Army Efforts Don’t Stem Fort Hood Suicides
Large combat base in Texas had 22 Suicides in 2010, most in DoD
by Gregg Zoroya
USA Today, Jan. 16, 2011
The Army’s largest post saw a record-high number of soldiers kill themselves in 2010 despite a mental health effort aimed at reversing the trend.
The Army says 22 soldiers have either killed themselves or are suspected of doing so last year at its post at Fort Hood in Texas, twice the number from 2009.
That is a rate of 47 deaths per 100,000, compared with a 20-per-100,000 rate among civilians in the same age group and a 22-per-100,000 rate Army-wide.
“We are at a loss to explain the high numbers,” says Maj. Gen. William Grimsley, acting commander. “It’s personally frustrating.”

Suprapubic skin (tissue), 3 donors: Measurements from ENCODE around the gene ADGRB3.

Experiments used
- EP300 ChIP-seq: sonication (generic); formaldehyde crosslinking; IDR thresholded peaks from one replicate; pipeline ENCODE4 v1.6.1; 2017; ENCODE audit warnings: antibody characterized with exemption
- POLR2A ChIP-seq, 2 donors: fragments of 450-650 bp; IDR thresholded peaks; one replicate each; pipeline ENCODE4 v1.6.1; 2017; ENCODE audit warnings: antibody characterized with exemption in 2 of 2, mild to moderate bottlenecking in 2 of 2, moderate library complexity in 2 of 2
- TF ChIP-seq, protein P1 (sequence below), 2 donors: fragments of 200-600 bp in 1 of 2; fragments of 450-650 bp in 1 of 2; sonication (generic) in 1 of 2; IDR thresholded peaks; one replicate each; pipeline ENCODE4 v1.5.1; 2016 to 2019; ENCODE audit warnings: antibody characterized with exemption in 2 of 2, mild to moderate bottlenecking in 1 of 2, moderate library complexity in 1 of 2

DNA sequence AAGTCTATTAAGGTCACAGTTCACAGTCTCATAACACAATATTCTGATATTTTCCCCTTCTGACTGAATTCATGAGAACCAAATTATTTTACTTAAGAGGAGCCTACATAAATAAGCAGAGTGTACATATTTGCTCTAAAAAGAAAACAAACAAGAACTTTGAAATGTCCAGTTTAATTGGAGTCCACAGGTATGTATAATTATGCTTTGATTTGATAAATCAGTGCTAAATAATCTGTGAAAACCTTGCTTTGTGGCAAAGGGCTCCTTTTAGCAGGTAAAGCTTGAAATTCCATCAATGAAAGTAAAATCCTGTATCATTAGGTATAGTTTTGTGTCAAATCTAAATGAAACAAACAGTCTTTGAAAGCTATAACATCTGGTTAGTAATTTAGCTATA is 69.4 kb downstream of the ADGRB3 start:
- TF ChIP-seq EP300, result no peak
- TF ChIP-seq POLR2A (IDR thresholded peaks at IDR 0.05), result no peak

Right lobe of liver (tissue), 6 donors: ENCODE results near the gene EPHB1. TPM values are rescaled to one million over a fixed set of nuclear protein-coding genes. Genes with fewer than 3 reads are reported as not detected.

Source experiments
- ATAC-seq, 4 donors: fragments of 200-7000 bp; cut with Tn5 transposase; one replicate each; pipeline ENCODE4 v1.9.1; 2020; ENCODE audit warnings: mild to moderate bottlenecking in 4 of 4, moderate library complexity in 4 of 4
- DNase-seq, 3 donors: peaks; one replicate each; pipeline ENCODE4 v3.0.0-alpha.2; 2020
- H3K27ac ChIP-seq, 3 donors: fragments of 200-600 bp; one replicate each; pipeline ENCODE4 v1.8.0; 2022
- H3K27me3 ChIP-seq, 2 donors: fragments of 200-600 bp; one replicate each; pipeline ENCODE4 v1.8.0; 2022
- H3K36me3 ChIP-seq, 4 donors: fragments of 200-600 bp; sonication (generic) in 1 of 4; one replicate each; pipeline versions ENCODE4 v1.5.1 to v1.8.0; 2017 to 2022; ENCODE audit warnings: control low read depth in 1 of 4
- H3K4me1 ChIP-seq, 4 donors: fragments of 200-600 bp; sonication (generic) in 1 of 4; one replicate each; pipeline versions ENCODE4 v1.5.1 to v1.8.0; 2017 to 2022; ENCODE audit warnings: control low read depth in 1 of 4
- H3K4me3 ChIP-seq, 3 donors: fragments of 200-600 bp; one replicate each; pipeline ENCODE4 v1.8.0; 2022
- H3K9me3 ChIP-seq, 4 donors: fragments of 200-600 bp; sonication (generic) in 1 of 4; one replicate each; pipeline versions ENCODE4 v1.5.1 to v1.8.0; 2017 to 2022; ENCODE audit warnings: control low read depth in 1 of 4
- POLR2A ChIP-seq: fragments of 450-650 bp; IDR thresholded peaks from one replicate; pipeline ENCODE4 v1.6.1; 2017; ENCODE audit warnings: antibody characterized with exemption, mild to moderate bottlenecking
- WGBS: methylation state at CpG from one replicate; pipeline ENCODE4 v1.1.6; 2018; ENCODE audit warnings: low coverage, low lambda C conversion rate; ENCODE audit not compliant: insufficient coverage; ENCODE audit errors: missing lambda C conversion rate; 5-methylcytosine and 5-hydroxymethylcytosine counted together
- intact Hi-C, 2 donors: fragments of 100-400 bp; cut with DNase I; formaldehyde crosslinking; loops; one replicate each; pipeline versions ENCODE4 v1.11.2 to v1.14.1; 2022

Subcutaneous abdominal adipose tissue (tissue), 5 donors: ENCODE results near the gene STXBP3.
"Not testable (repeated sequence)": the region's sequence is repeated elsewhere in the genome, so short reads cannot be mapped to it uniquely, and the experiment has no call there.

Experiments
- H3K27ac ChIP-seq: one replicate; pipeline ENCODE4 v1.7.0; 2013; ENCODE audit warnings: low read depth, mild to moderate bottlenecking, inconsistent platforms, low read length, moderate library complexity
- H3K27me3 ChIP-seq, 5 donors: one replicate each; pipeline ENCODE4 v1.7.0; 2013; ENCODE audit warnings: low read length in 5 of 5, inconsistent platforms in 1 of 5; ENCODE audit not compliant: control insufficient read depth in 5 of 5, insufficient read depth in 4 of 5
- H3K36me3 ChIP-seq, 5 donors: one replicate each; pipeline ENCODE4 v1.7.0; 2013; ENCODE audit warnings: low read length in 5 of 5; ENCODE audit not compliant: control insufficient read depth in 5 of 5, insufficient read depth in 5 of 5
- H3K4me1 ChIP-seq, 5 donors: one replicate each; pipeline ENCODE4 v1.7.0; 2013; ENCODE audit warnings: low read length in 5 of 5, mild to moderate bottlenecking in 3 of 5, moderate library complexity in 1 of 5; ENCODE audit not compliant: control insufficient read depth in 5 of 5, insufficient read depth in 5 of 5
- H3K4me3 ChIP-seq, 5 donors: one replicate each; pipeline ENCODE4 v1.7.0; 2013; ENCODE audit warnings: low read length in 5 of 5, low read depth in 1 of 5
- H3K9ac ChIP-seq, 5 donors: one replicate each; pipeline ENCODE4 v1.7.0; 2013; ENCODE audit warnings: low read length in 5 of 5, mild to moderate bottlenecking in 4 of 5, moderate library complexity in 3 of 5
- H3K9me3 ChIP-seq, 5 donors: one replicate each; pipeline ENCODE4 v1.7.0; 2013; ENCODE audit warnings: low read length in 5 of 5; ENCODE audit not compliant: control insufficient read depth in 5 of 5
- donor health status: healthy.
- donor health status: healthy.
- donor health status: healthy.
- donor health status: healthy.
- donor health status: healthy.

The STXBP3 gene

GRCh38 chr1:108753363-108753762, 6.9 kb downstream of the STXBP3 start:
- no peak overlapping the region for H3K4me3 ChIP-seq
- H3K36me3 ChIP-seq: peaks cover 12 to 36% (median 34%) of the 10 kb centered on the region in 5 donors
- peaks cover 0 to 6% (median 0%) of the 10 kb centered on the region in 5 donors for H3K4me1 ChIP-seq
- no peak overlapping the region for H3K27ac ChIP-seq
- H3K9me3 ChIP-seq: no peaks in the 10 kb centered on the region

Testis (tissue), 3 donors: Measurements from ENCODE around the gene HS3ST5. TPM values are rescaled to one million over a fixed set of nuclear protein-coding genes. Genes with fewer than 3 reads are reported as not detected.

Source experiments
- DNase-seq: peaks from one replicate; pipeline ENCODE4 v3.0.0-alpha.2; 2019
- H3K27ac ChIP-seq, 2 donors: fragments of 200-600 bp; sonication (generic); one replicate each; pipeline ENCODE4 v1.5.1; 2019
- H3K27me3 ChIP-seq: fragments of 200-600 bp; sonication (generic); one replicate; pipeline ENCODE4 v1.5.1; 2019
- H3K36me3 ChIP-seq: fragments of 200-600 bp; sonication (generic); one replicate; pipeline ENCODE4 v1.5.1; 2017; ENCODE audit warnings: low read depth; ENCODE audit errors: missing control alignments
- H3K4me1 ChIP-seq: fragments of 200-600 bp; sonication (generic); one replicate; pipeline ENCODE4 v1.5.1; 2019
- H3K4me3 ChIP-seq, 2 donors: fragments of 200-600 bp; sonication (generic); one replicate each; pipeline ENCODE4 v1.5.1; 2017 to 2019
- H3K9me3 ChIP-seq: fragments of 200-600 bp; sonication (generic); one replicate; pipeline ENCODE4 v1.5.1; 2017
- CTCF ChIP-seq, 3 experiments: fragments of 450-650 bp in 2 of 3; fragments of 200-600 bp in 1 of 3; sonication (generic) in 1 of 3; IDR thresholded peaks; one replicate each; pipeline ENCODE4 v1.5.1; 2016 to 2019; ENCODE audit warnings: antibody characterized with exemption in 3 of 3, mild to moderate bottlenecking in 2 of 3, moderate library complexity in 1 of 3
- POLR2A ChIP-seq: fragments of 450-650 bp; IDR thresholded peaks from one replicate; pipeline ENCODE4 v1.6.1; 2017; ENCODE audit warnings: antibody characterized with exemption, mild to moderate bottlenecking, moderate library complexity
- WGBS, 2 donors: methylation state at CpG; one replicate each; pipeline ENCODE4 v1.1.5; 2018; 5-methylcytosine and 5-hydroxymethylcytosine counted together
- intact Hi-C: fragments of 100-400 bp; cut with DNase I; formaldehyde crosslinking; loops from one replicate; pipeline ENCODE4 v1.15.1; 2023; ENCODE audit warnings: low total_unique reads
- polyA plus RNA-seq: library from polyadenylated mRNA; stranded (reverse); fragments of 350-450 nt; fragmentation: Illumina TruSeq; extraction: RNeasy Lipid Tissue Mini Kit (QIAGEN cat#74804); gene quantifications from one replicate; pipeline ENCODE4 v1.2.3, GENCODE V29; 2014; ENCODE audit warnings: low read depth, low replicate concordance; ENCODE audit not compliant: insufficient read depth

The Army had boosted staffing and psychiatric services to address the problem, particularly after the fatal shootings of 13 people on the post in November 2009. The Army alleges that Maj. Nidal Hasan, a psychiatrist, fired his pistol indiscriminately at soldiers waiting for routine medical care.
Fort Hood now has one of the largest counseling staffs in the Army with more than 170 behavioral health workers.
“Anytime they’ve asked for it, the Army has done everything it can to provide assistance,” says Army Col. Christopher Philbrick, deputy commander of an Army task force on reducing suicides.
Many of the 46,500 soldiers at Fort Hood have returned from war zones or are on their way to them.
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